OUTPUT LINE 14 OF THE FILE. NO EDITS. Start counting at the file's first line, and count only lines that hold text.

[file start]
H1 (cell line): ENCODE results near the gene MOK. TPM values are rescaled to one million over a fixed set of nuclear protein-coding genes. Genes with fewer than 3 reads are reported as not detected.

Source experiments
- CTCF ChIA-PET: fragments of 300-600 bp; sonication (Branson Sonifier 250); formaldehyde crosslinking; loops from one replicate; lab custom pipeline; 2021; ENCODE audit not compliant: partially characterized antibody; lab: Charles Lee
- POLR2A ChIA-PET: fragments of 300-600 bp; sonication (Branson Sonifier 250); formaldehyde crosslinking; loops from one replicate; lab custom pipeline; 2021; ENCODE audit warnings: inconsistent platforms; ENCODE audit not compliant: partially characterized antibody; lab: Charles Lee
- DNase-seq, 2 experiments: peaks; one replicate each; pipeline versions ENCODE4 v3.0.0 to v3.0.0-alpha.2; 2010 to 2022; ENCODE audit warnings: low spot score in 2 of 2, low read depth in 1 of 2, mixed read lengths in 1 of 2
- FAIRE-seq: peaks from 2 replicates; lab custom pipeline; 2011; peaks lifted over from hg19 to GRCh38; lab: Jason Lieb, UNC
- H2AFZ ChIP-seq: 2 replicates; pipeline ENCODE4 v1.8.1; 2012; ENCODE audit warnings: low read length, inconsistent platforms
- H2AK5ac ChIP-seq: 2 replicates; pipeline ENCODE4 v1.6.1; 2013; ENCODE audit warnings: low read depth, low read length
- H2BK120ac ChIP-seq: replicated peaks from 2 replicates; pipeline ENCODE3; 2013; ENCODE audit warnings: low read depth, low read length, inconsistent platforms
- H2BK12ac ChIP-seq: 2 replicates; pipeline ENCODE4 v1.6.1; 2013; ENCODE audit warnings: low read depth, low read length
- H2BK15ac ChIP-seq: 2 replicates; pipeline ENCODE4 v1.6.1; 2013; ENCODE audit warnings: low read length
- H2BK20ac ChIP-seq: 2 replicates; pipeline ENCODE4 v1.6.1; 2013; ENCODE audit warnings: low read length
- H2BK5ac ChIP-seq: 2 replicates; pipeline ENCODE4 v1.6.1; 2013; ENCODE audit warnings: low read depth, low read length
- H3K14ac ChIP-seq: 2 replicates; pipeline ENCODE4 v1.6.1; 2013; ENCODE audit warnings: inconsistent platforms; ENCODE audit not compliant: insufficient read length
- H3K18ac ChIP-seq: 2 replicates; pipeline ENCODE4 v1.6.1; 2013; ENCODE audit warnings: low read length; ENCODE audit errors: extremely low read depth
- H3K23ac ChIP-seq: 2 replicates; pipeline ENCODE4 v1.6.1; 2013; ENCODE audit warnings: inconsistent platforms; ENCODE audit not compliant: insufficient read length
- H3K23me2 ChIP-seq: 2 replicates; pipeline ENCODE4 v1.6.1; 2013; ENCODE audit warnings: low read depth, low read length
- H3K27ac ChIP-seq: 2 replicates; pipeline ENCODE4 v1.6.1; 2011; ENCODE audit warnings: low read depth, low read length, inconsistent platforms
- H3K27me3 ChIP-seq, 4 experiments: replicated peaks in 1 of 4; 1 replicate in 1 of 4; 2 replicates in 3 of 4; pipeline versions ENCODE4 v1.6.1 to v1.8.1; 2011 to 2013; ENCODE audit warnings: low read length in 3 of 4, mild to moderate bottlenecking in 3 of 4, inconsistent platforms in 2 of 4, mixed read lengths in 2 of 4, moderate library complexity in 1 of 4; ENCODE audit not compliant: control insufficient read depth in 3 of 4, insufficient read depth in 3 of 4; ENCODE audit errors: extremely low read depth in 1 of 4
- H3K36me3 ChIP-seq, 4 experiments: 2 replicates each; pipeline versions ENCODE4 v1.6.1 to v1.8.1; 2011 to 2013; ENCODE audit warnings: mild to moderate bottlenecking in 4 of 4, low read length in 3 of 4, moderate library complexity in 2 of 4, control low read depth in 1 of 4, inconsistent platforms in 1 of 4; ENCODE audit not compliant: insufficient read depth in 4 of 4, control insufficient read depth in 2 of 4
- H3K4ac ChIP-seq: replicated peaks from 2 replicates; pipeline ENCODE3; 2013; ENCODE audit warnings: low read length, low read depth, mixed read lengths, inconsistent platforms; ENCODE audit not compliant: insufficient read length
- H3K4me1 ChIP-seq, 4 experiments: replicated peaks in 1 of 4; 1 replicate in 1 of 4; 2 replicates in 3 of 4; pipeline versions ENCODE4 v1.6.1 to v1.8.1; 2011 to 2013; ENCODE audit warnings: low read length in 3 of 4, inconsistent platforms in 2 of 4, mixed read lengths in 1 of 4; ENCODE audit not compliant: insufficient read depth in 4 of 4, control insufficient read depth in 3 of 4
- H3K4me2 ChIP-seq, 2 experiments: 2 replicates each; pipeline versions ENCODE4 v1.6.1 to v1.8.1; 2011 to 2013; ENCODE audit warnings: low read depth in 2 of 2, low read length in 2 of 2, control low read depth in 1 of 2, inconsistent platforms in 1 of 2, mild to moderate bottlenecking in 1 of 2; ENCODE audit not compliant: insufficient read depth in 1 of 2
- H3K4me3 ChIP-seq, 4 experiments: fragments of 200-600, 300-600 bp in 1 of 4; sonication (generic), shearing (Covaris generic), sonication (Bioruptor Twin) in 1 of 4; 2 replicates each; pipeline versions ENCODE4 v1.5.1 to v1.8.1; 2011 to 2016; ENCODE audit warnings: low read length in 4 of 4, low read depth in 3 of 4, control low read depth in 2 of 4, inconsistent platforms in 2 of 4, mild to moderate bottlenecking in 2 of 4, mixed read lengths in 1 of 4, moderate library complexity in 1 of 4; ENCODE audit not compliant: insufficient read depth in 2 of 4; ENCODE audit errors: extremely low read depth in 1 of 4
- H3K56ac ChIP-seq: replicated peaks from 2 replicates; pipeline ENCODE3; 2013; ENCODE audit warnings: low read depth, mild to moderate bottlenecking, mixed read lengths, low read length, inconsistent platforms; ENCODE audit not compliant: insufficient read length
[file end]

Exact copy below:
- H3K14ac ChIP-seq: 2 replicates; pipeline ENCODE4 v1.6.1; 2013; ENCODE audit warnings: inconsistent platforms; ENCODE audit not compliant: insufficient read length